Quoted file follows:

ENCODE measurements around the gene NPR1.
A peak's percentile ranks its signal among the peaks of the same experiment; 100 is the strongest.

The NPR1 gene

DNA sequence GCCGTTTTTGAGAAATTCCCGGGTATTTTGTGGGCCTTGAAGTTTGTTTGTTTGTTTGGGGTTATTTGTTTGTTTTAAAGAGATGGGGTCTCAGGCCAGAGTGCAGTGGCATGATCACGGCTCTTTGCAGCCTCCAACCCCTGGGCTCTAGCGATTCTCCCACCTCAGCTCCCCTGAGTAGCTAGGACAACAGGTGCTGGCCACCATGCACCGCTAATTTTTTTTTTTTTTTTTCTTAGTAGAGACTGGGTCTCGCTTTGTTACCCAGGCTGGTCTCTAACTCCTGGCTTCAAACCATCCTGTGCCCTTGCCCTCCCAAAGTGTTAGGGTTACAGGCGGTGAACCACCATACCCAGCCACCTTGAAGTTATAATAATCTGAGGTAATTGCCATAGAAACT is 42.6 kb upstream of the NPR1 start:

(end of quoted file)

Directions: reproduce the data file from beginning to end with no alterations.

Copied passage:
ENCODE measurements around the gene NPR1.
A peak's percentile ranks its signal among the peaks of the same experiment; 100 is the strongest.

The NPR1 gene

DNA sequence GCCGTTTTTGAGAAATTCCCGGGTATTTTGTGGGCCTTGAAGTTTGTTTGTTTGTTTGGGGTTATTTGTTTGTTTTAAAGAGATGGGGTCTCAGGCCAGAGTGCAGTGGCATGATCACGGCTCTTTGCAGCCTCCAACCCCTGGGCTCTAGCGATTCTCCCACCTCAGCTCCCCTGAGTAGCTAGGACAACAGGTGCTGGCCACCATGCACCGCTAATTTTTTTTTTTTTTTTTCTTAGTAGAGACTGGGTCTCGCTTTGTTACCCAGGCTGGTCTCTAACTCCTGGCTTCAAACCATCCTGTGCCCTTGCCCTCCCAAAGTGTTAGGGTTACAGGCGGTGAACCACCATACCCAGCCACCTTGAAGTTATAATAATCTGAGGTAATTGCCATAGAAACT is 42.6 kb upstream of the NPR1 start: